Jared Owens is as much a self-proclaimed witch doctor as he is an artist. It’s been 10 years since he was incarcerated at FCI Fairton, a federal prison in New Jersey, and yet he is still sprinkling soil he smuggled via peanut butter jars from the facility’s recreational yard onto his paintings—one of many mediums he uses to speak to the carceral state in the United States. “To me, the soil is a sacred material,” the artist shares from his studio in the World Trade Center complex, where he is currently in residence at Silver Art Projects. “I took this soil from a place of congregation, a place of pain—think of all the blood on here from injuries, the tears, the sweat. That DNA, the memory of where the soil came from, it’s embedded in my paintings.”
Owens had always been a tinkerer who felt a “kinship with everybody who made art before [him].” Growing up mixed race in a predominantly white town in Rockland County, New York meant he felt quite isolated, and consequently most safe in Ms. Agresta’s ceramics class during elementary school. So in year five of his incarceration, when he found himself working in Fairton’s recreation department, it was only natural that he became interested in its ceramic program. He was invigorated by the “sense of competition” he witnessed between other incarcerated folks as they made cups or painted portraits for their outside loved ones. With time, Jared soon became the liaison between inside artists and staff, investing most of his time and energy into making sure the program remained.
It’s a key point. As an artist, Owens’s studio and materials could be taken from him and his peers with a mere changing of staff or administrative opinion. “Your agency can be stripped from you at any moment, so we cherished our time [with art],” Owens explains of the inherent anxiety surrounding maintaining an art practice while incarcerated. With only access to acrylic and clay, he developed his craft by reading incessantly about other media. Artforum was his Bible; Dick Blick’s catalog was his textbook. And, eventually, Owens went on to share his studies with hundreds of other emerging artists while inside. “Being incarcerated forces you to understand the contemporary art world in the context of your absence,” he says.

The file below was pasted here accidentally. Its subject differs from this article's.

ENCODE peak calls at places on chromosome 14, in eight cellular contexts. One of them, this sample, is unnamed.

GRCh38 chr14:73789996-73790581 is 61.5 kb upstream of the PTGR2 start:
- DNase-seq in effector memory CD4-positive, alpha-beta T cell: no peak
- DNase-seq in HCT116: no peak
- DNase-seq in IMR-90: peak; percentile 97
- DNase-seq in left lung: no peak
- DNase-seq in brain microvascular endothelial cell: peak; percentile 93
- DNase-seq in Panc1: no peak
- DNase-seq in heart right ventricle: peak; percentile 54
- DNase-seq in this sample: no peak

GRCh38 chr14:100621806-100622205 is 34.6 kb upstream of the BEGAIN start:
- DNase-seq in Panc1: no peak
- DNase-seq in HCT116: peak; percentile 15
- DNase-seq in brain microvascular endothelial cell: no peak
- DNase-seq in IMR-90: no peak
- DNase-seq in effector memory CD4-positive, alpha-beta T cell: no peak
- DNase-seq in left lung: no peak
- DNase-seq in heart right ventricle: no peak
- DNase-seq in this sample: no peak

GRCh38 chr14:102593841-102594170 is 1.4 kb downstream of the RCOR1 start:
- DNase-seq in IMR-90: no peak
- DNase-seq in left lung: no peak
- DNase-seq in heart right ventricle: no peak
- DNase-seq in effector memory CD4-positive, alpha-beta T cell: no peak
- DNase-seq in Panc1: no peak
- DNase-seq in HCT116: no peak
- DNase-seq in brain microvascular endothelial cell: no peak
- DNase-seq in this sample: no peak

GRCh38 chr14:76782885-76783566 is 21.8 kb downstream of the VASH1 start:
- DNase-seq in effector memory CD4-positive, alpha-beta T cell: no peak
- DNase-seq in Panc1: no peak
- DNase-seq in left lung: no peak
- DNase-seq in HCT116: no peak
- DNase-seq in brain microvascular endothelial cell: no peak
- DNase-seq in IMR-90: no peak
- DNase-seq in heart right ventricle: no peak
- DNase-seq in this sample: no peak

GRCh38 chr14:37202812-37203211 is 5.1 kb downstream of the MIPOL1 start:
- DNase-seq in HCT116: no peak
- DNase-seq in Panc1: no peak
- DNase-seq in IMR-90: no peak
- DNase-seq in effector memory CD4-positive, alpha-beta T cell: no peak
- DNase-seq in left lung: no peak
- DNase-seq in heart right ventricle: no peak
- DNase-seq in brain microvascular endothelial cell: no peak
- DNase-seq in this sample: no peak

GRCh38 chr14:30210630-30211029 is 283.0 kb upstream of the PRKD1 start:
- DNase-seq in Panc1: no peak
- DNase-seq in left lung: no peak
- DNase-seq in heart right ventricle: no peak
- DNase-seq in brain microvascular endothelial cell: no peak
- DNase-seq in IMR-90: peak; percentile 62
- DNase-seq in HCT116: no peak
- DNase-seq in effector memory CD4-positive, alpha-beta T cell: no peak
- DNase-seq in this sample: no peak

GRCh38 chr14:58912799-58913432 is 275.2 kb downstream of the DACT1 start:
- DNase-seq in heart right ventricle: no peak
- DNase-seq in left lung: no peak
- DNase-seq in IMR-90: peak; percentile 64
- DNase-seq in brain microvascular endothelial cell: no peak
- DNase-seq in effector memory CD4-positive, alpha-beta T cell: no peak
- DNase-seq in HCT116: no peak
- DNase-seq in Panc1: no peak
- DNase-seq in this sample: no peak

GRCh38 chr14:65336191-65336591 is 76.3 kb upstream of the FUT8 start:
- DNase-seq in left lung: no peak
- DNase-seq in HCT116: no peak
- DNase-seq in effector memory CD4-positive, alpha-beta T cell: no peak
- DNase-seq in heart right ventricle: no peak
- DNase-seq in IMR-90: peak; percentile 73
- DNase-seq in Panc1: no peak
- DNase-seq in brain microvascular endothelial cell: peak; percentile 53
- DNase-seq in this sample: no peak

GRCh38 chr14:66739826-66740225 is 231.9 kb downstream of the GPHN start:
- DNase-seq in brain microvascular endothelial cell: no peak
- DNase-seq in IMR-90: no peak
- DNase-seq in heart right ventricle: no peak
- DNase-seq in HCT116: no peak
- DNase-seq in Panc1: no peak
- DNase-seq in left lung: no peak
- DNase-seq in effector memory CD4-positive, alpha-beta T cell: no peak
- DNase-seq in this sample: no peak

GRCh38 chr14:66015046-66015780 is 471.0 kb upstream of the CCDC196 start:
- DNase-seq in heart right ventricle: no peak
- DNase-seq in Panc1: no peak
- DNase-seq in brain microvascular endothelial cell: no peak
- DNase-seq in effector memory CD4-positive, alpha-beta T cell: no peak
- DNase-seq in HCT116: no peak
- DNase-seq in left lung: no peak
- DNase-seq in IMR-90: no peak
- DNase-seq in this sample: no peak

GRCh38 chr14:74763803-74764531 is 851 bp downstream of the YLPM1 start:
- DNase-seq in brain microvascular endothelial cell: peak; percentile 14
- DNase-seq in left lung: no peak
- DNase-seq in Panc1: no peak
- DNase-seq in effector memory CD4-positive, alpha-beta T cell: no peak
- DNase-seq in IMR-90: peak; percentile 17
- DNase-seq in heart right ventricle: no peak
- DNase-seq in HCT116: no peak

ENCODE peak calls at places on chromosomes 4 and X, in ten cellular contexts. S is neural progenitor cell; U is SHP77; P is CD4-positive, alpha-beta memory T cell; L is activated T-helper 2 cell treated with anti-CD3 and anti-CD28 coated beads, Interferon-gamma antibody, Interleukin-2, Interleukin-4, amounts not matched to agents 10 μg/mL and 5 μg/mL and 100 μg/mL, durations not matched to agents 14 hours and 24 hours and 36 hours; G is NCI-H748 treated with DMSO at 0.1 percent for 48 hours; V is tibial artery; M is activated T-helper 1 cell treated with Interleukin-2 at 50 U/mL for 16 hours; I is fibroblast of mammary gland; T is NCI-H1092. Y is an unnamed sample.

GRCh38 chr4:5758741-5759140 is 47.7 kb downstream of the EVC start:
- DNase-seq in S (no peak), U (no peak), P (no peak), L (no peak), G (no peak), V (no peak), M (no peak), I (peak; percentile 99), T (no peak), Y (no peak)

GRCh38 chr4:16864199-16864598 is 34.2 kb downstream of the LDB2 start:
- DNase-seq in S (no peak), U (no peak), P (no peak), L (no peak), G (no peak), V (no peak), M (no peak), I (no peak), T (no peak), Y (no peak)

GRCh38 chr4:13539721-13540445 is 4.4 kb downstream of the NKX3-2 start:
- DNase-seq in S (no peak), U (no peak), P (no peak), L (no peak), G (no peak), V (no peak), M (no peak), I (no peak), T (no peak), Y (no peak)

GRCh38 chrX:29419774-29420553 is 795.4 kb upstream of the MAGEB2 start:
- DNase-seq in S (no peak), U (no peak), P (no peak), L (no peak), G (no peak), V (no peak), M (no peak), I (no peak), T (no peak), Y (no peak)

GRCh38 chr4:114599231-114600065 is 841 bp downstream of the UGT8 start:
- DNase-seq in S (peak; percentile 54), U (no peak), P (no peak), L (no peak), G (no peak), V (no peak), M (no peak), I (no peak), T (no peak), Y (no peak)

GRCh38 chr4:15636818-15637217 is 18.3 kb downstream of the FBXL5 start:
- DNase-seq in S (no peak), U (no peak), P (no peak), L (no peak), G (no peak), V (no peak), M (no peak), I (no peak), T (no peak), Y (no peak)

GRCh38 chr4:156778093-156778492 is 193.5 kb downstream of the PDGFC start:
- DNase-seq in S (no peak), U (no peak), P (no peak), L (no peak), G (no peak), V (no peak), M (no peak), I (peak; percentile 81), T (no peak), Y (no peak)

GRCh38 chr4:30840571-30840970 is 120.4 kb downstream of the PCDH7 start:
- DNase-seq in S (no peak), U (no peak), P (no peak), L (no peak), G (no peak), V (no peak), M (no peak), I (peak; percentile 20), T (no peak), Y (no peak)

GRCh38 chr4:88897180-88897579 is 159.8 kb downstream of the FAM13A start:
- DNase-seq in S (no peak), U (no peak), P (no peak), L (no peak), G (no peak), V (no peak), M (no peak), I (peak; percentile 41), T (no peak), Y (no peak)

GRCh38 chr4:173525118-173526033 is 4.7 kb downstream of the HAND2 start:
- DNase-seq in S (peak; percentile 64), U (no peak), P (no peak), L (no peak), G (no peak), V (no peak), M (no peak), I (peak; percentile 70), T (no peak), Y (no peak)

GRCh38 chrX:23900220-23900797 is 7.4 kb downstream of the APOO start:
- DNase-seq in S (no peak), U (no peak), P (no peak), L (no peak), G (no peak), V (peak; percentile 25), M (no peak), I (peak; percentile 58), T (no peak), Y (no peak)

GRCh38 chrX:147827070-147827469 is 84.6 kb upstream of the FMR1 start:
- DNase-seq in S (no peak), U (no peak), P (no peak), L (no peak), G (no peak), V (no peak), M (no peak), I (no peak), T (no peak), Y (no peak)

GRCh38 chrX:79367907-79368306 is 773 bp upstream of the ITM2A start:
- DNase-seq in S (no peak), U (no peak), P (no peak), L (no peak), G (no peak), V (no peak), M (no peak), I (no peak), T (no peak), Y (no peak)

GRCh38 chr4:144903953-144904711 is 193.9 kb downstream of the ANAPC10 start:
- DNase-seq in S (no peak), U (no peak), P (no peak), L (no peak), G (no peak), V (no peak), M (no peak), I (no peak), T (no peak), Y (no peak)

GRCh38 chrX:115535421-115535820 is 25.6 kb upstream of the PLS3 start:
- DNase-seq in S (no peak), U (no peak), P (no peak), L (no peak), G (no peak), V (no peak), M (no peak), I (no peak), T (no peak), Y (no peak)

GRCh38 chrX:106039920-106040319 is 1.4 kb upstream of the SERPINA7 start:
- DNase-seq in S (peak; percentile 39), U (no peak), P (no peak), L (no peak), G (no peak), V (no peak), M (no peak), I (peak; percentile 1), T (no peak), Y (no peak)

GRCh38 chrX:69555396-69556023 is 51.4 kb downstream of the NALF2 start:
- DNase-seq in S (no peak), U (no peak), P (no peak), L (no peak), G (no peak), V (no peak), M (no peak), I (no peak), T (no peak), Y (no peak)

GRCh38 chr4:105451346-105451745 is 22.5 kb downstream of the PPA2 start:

Now, Owens is anything but absent. His first solo show at Malin Gallery, “111 …And Other Stories,” debuted in New York on September 15. The range of work presented is enough to push back against anyone trying to pigeonhole his practice. “We’ve always been artists. It's not like you come home, you pick up a paintbrush, and because you were locked up, you’re a formerly incarcerated artist,” he says of the art world’s instinct to label him as such. After seven years in South Carolina, he feels New York’s critics instead place value on the narrative or person behind the work, and his certainly tells a story.
“It’d be ludicrous for me to come out and just paint trees,” Owens says, laughing, about why his materials and subject matter center on his carceral experiences. Like the soil he quite literally transported from his time at Fairton, every material integrated into his work for the Malin Gallery show holds meaning. “I gravitate towards objects that look carceral,” he adds when detailing one of his sculptures, a wire chicken coop he has submerged in concrete. You’ll also find burlap sacks that come with, as Owens puts it, “free messaging,” like the phrase “Hog Feed,” that emphasizes the relationship between pigs—a slang term for police—and their food—in this case, incarcerated individuals. Also on view are Owens’s shadow figures: full body silhouette stamps covering many of his pieces that represent the marginalized, the criminalized, the “forgotten slices of humanity” that are multitudinous in our society. The act of physically stamping these figures is a nod to the use of stamps in the court system.
When asked if he’s tired of having to always come back to incarceration and the criminal legal system as his subject matter, Owens doesn’t skip a beat: “It can’t be tiring, because it’s still relevant, because they keep locking people up.” There are two million people in the United States’ prisons and jails as we speak, and Owens’s work argues that punishment does not create a civil society. “Having the system operate the way it does is bad for us all,” he adds. “You're taking future scientists, artists, generations of creatives and marginalizing them for profit.”
While Owens does not identify as an activist, his exhibition presents a visual commentary on the inhumane existence of the prison system. “That’s what I like to do,” he says, “let the pieces speak.”
"111 …And Other Stories" is on view at the Malin Gallery until November 12, 2022, at 515 West 29th St Street, Level Entrance, New York, NY 10001.